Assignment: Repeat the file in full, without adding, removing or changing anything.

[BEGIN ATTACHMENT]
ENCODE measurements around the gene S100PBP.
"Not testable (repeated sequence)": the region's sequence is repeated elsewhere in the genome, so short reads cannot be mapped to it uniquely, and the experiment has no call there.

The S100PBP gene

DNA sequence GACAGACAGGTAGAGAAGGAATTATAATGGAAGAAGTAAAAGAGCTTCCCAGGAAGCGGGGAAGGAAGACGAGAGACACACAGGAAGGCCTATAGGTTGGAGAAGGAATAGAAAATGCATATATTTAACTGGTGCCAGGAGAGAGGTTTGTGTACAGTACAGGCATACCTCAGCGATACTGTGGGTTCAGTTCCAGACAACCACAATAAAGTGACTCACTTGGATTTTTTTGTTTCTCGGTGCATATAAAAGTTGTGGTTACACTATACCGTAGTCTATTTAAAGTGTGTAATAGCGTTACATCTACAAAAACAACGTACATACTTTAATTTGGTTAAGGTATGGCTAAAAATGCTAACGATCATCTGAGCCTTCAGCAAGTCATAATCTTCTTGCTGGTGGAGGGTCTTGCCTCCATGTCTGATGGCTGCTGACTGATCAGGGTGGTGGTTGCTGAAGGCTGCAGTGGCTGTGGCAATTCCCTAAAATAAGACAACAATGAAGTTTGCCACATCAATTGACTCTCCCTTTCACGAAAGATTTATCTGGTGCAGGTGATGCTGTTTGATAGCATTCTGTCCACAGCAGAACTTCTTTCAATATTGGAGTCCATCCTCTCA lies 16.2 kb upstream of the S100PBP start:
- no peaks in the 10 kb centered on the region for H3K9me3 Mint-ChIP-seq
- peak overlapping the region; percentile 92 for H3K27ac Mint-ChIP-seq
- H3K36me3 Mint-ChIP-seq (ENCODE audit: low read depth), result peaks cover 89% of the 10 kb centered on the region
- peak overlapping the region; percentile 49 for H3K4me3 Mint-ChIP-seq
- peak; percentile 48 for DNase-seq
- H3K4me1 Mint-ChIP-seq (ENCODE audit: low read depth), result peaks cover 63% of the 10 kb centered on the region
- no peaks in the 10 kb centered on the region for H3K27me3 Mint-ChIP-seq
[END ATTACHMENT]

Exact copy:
ENCODE measurements around the gene S100PBP.
"Not testable (repeated sequence)": the region's sequence is repeated elsewhere in the genome, so short reads cannot be mapped to it uniquely, and the experiment has no call there.

The S100PBP gene

DNA sequence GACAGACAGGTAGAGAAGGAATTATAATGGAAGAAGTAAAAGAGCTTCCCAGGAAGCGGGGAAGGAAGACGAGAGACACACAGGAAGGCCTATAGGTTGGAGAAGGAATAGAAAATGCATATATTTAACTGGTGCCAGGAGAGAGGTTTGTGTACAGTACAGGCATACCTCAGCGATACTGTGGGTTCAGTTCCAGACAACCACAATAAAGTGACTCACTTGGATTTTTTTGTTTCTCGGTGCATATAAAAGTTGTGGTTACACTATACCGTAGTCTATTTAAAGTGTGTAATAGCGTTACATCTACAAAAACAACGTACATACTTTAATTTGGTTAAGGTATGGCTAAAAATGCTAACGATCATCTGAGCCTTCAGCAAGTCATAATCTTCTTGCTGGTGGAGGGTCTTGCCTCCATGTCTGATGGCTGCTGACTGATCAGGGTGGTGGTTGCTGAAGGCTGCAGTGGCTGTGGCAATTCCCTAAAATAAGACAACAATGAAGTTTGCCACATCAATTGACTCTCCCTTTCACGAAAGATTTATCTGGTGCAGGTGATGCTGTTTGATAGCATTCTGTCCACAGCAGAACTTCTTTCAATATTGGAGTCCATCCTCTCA lies 16.2 kb upstream of the S100PBP start:
- no peaks in the 10 kb centered on the region for H3K9me3 Mint-ChIP-seq
- peak overlapping the region; percentile 92 for H3K27ac Mint-ChIP-seq
- H3K36me3 Mint-ChIP-seq (ENCODE audit: low read depth), result peaks cover 89% of the 10 kb centered on the region
- peak overlapping the region; percentile 49 for H3K4me3 Mint-ChIP-seq
- peak; percentile 48 for DNase-seq
- H3K4me1 Mint-ChIP-seq (ENCODE audit: low read depth), result peaks cover 63% of the 10 kb centered on the region
- no peaks in the 10 kb centered on the region for H3K27me3 Mint-ChIP-seq